DR. JILL STEIN: Yes. Now, that’s where you have to apply the numbers. You can’t just switch Green votes to Democrat votes. If you actually do the numbers, wherein 61 percent of Greens don’t vote at all, only 39 percent will vote, and, of them, over one-third will be voting for Donald Trump. So it shrinks that margin of difference. You can’t just take Green votes and say, "Hey, let’s just move them to the Democratic column." It doesn’t work that way. Most of them are not going to vote. And of those who vote, a major portion are going to vote for Donald Trump.
AMY GOODMAN: Do you think they would have voted for Bernie Sanders?
DR. JILL STEIN: I think Bernie Sanders would have won hands down, you know. So when you’re looking for responsibility, you know, I think you need to look to the DNC, who not only sabotaged Bernie, they also lifted up Donald. Remember that pied piper strategy, which was to make the most kooky and, you know, extreme Republican candidates contenders and get the media to cover them in order to have an easy opponent. Didn’t work out that way.
And the bottom line here is that the solution to a compromised democracy, a democracy on life support, is not to suppress the voices of political opposition. Opposition is essential for democracy to function. And if all of the people who are bent out of shape about the "spoiled election," instead of trying to silence political opposition, were just working to create a ranked-choice voting system in your state, that lets you rank your choices—you don’t have to worry about actually voting for who you want to vote for—the whole problem would go away. And then—you know, and then we could actually have a political system that reflects our deeply felt needs.
AMY GOODMAN: Explain what you mean, ranked-choice voting system.
DR. JILL STEIN: So, it’s a voting system. The state of Maine just passed it in the last election by voter referendum. Instead of just picking one candidate for president, or it could be for mayor or governor, it lets you rank your choices. And if your first choice loses, your vote is automatically reassigned to your second choice. So that way, you know, you can vote for an independent or third-party candidate or an underdog who really reflects the way that you feel, knowing that if that candidate loses, your vote is automatically reassigned to your second choice.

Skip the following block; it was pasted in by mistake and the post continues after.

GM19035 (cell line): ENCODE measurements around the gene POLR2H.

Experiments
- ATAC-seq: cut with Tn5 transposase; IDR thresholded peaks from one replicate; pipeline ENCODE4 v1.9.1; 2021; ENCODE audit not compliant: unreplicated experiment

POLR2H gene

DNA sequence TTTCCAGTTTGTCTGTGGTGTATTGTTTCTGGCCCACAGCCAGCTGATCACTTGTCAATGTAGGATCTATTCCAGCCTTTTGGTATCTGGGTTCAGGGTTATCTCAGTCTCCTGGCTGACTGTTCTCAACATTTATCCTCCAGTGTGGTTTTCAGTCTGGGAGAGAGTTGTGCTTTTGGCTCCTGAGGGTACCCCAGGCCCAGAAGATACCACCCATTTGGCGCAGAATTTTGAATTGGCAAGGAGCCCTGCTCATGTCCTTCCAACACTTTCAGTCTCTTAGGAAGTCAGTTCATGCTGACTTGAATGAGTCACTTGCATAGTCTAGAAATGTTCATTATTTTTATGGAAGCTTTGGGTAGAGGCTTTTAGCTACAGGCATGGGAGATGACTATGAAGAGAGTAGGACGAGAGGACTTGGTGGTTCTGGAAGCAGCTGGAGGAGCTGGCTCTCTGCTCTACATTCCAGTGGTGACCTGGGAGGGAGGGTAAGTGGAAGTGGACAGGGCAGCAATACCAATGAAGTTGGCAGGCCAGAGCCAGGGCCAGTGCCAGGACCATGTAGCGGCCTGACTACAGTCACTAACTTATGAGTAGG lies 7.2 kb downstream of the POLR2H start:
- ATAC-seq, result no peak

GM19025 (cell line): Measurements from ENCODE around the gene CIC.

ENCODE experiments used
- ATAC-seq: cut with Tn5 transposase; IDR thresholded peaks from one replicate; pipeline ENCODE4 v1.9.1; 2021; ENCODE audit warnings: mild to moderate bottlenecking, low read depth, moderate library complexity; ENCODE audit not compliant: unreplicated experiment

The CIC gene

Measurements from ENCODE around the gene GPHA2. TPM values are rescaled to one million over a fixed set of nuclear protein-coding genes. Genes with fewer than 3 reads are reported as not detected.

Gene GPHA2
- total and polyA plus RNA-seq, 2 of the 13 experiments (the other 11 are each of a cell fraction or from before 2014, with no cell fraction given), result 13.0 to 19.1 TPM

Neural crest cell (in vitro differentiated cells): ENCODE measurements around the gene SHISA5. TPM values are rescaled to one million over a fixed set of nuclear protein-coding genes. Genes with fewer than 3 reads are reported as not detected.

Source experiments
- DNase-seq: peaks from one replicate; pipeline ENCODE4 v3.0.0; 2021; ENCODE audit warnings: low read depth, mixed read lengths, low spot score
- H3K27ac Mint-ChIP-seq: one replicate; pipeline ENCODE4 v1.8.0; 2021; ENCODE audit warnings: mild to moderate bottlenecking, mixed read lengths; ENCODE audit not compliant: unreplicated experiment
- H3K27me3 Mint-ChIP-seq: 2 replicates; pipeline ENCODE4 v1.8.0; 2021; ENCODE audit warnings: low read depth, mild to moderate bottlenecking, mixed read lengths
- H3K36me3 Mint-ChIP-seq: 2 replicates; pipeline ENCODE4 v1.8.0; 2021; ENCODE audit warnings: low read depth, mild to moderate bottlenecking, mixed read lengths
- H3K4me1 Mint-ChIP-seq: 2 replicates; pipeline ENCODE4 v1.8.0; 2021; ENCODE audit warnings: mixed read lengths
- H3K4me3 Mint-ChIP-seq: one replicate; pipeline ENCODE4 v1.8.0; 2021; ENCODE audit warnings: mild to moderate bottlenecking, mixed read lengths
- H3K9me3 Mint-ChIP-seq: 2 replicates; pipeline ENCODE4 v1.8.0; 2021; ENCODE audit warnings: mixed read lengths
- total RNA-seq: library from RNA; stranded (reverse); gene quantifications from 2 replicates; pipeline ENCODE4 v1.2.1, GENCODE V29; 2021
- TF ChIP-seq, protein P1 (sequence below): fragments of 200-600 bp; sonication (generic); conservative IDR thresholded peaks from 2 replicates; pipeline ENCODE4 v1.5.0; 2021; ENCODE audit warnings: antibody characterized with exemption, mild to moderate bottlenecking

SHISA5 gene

So we can actually solve this problem. Right now, people are being intimidated into thinking they have to vote their fears. But the politics of fear isn’t working out so well for us. It’s basically producing everything that we were afraid of. So, you know, we can fix the voting system. And I would say, resist the temptation, you know, that tells you that you have to silence yourself, we’ve got to be good little boys and girls, you know, and just vote for the political system that is throwing us under the bus. Instead, we can change that voting system and be able to open it up and actually have real choice.
AMY GOODMAN: Will you be running again?
DR. JILL STEIN: You know, I’m—I am—I have never run under my own volition. I’ve always been arm-twisted into running. So, you know, we’ll play that one by ear. I’m an activist long before I have been a political candidate, and I will continue to be that.
AMY GOODMAN: Jill Stein, 2016 Green Party presidential nominee, just back from South Korea as part of a solidarity peace delegation which calls for U.S.-South Korean action to de-escalate growing military tensions on the Korean Peninsula. For more on that discussion, you can go to democracynow.org. I’m Amy Goodman, with Juan González. Thanks so much for joining us.